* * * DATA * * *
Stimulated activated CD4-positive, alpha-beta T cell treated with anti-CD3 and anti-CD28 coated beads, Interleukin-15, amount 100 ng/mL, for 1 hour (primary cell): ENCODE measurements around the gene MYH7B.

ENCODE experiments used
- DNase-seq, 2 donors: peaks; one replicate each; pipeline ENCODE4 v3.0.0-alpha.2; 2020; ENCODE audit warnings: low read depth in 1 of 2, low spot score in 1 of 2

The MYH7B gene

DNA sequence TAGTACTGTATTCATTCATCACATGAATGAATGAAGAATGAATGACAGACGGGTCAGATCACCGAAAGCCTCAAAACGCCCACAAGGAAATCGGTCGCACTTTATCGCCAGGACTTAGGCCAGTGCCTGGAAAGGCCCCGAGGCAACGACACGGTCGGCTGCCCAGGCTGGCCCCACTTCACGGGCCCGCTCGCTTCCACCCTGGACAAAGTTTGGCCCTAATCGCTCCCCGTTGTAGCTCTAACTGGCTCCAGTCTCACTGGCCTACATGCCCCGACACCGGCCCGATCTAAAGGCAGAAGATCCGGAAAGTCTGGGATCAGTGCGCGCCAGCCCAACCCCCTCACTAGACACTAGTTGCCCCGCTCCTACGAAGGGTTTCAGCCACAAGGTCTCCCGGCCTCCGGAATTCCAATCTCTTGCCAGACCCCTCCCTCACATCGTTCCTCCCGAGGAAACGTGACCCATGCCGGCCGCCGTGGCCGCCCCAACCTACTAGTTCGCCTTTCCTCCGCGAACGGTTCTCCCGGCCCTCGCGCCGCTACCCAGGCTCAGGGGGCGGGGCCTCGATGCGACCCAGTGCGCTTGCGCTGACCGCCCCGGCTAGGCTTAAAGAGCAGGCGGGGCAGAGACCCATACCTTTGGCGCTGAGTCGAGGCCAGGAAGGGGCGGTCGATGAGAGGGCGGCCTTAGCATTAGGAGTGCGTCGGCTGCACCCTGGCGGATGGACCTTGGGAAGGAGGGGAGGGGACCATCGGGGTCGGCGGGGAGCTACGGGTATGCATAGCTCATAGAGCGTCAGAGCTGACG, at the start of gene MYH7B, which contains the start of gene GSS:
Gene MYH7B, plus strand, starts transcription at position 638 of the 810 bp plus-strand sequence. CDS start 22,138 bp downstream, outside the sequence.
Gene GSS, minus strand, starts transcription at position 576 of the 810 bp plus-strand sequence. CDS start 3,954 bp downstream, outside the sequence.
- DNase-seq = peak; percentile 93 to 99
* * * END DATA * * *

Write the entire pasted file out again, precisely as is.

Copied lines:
Stimulated activated CD4-positive, alpha-beta T cell treated with anti-CD3 and anti-CD28 coated beads, Interleukin-15, amount 100 ng/mL, for 1 hour (primary cell): ENCODE measurements around the gene MYH7B.

ENCODE experiments used
- DNase-seq, 2 donors: peaks; one replicate each; pipeline ENCODE4 v3.0.0-alpha.2; 2020; ENCODE audit warnings: low read depth in 1 of 2, low spot score in 1 of 2

The MYH7B gene

DNA sequence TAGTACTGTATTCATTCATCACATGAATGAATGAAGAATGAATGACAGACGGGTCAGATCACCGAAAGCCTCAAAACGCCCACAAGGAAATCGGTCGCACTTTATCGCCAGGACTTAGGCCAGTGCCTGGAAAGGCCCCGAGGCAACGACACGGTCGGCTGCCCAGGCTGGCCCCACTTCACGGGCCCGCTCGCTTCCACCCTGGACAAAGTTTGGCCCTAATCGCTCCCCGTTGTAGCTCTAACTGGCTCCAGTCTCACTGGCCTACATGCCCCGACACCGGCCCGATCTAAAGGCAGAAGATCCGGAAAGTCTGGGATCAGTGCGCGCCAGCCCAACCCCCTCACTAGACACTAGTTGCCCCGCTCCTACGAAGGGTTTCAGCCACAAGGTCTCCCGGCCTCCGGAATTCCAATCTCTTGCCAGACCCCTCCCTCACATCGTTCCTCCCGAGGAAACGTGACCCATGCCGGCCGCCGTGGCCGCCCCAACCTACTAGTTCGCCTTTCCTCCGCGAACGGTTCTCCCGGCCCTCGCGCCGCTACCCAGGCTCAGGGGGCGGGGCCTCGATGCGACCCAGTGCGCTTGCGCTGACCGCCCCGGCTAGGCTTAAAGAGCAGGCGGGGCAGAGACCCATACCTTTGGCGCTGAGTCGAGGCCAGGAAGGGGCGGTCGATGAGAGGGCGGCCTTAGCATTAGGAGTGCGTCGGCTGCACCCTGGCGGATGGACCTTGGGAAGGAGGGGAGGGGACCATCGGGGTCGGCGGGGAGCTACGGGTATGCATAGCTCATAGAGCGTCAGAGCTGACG, at the start of gene MYH7B, which contains the start of gene GSS:
Gene MYH7B, plus strand, starts transcription at position 638 of the 810 bp plus-strand sequence. CDS start 22,138 bp downstream, outside the sequence.
Gene GSS, minus strand, starts transcription at position 576 of the 810 bp plus-strand sequence. CDS start 3,954 bp downstream, outside the sequence.
- DNase-seq = peak; percentile 93 to 99